Thriller has two young boys, Kevin (Ezra Dewey) and Bobby (Lonnie Chavis) kidnaped by a strange woman (Kristen Bauer van Straten) and her creepy accomplice (Micah Hauptman). Bobby is left to suffocate in the trunk of the car, while Kevin is taken and imprisoned inside a house. Resilient Bobby escapes his fate and instead of running away, enters the house with every intent of freeing his friend.
As written and directed by David Charbonier and Justin Powell, this is no Home Alone but a brutal and intense thriller about a young boy fighting for his life and that of his friend. There is some startling violence and bloodshed, as the tough and tenacious Bobby fights against two nasty individuals who had no problem leaving him to die a horrible death. Kevin is the far more timid of the two and is also incumbered by a shock collar that is activated by sensors in the house. This leaves it mostly Bobby’s fight, even once the two boys are reunited. The cast is really good here. with Lonnie Chavis doing a fantastic job as the tough but likable Bobby. This kid goes through some rough stuff and performs it well. Ezra Dewey is sympathetic as the weaker Kevin, who is traumatized by what is happening and also performs it well. Van Straten and Haupton make for disturbing and effective villains, as a pair who not only traffic in children, but have no problem tormenting or killing them. This is a brutal, violent and suspenseful thriller, all the more effective as it involves two kids and doesn’t hold back because of it. It’s a rough watch, with some tough subject matter, but a very intense and well made thriller from this promising directing duo. Filmmakers to watch Charbonier and Powell also directed Ezra Dewey in IFC Midnight’s spooky The Djinn released just last May. The Boy Behind The Door is now streaming on Shudder.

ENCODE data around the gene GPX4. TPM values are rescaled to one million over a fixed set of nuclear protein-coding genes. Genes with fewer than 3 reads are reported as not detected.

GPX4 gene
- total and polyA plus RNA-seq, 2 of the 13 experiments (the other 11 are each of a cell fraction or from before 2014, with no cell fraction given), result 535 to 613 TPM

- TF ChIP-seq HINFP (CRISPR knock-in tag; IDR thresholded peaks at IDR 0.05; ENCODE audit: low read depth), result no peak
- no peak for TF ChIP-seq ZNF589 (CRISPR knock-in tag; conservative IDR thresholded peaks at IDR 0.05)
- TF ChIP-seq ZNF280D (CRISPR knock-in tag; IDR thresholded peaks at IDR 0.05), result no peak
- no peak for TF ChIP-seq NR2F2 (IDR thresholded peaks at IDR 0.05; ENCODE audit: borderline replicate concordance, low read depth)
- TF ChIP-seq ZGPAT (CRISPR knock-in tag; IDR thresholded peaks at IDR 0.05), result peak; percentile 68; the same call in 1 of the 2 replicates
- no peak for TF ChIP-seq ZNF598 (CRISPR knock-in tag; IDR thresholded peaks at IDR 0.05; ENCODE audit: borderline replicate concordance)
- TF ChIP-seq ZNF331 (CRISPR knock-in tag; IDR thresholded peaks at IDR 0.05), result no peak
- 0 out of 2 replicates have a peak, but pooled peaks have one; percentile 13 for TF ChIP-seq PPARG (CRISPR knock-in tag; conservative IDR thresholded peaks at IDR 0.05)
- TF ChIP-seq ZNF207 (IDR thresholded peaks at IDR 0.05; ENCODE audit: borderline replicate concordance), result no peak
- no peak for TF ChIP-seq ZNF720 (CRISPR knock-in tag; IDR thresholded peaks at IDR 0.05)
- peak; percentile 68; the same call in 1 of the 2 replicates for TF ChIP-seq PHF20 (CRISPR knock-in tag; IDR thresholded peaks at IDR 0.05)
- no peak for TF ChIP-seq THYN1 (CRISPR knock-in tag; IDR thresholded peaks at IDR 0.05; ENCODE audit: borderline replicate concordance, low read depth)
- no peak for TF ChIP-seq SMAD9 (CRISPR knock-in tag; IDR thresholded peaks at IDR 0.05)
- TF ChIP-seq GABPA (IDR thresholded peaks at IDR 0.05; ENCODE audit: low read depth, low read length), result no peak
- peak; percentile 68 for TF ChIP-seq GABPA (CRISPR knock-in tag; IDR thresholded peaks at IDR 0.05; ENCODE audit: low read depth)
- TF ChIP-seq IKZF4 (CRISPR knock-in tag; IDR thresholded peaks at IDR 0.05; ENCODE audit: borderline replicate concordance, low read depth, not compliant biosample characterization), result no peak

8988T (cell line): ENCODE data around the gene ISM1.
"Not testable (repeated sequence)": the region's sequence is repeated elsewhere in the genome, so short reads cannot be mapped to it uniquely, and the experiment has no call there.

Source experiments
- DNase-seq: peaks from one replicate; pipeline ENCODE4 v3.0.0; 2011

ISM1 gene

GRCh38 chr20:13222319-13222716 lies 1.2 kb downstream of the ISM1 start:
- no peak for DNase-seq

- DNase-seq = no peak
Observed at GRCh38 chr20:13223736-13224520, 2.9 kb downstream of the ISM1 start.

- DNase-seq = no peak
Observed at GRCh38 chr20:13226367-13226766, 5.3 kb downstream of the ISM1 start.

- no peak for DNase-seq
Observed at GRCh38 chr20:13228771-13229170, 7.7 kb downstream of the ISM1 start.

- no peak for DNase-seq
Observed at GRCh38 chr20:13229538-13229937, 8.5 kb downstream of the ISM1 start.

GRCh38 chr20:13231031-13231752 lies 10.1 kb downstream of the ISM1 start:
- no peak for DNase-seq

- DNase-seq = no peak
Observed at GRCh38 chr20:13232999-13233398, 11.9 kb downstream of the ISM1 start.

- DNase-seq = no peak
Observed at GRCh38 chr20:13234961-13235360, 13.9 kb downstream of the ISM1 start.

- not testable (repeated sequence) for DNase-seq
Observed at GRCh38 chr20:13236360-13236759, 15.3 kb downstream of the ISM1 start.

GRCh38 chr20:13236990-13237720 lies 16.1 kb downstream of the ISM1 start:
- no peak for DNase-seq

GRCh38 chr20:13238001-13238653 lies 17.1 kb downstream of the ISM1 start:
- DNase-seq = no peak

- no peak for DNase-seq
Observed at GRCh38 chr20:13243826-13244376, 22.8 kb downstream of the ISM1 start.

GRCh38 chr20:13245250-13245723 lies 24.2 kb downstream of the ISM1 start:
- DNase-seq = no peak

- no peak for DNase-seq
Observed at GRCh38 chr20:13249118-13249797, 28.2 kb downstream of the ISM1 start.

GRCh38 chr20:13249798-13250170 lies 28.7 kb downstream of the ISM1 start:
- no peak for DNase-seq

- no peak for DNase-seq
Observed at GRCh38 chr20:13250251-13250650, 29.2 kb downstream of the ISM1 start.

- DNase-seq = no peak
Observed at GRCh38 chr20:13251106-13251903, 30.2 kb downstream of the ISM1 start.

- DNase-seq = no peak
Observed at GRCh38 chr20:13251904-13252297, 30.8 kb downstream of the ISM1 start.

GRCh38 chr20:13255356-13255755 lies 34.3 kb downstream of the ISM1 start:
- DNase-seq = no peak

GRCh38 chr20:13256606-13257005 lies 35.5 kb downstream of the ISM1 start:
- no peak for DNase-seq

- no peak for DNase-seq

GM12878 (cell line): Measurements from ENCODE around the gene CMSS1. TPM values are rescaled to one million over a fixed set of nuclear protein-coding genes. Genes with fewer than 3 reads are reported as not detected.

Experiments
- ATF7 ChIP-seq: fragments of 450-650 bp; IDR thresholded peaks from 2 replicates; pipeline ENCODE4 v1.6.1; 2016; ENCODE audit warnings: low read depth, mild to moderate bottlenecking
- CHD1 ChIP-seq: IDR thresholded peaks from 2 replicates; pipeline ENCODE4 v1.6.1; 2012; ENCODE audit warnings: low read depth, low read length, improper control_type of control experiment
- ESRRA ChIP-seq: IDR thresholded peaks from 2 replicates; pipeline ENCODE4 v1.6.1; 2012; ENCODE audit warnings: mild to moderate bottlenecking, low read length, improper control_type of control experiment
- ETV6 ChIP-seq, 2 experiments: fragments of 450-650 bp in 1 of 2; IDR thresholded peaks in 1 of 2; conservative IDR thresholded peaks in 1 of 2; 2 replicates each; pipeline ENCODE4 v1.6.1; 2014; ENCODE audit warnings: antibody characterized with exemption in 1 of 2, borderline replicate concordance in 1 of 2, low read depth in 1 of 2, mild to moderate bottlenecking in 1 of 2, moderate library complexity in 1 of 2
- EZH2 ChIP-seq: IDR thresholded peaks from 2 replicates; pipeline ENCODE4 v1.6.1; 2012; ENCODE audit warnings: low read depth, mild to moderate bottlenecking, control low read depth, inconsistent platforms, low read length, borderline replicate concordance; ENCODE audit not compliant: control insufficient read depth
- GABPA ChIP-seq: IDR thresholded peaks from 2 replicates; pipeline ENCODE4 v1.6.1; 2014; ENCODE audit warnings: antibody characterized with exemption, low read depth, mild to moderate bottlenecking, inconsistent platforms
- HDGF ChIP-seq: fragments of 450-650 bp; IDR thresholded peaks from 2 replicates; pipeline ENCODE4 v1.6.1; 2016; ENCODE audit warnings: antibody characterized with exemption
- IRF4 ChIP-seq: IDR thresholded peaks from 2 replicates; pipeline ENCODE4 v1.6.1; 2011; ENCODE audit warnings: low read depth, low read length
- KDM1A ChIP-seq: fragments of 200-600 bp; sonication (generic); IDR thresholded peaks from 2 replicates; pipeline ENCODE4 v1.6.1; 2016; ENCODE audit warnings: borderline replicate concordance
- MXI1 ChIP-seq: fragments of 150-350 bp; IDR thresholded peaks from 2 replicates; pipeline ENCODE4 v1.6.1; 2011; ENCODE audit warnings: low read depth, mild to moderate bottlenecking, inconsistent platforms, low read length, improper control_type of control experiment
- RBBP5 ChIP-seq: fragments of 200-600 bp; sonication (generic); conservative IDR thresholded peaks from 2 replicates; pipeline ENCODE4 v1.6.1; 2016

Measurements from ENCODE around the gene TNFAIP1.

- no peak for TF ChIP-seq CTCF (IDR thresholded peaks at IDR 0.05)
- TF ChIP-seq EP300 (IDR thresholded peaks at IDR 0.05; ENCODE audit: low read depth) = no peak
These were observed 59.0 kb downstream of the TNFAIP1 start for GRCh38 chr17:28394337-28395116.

Mystery thriller finds widower David Kim (John Cho) frantically searching for his teenage daughter Margot (Michelle La) who has gone missing. The entire story takes place on his laptop and phone, as he desperately searches all her social media sites for clues to where she went or who might know where she is. More frightening to David, aside from her disappearance, is that he may not have known his daughter at all.
Flick is not the first movie to take place entirely on a computer, but is one of the better ones thanks to skillful direction from Aneesh Chaganty from his clever script co-written with Sev Ohanian. The film starts out introducing us to the Kims, quickly etching out a portrait of a loving family, that is devastated by the loss of wife and mother Pam (Sara Sohn). We then get a single father trying to do what’s best for his daughter when, out of nowhere, she vanishes. It now evolves into a tense and suspenseful mystery as David tries to track down his daughter through social media, as a police detective (Debra Messing) investigates. For a movie that takes place entirely digital, Chaganty finds some clever ways to let us find out information, while still keeping us as in the dark as David as to where Margot went. Did she run away?…or worse? There are a few red herrings and if the film has an Achilles Heel, it’s that after putting us…and David…through a lot to get to it’s conclusion, it gets a bit convoluted in order to give it a crowd pleasing ending. It gets a bit dark and then has to juggle a somewhat far-fetched late story development in order to end things with a less grim and more safe Hollywood finale. Otherwise, this is a very entertaining and involving thriller with strong work from it’s leading man.
The cast is very small with many characters only appearing in quick video clips or photos such as Margot herself and her mother. John Cho gives a very strong and heartfelt performance as a slightly overprotective dad frantically searching for his daughter. Cho is both sympathetic and tenacious as he tries to track down Margot, refusing to believe the police and public…once the case goes viral…that Margot is dead or run away. A strong performance by Cho. Debra Messing is also good as a women who is both detective and a mother herself and the character fits well into the framework of the story. The only other character that has a steady amount of screen time is Joseph Lee as David’s stoner brother Peter, with whom David frequently confides in.
Overall, this was a very entertaining thriller. It’s social media setting is no longer new, but Aneesh Chaganty uses it cleverly and directs his cast and story very well. It’s suspenseful and intense and if it lets it’s build-up down a bit, it’s in a last act turn away from the dark path it was headed, taking the film away from a more realistic and grim ending in order to play it safe. Otherwise this was a solid mystery thriller with strong work from John Cho.
Rated 3 (out of 4) laptops.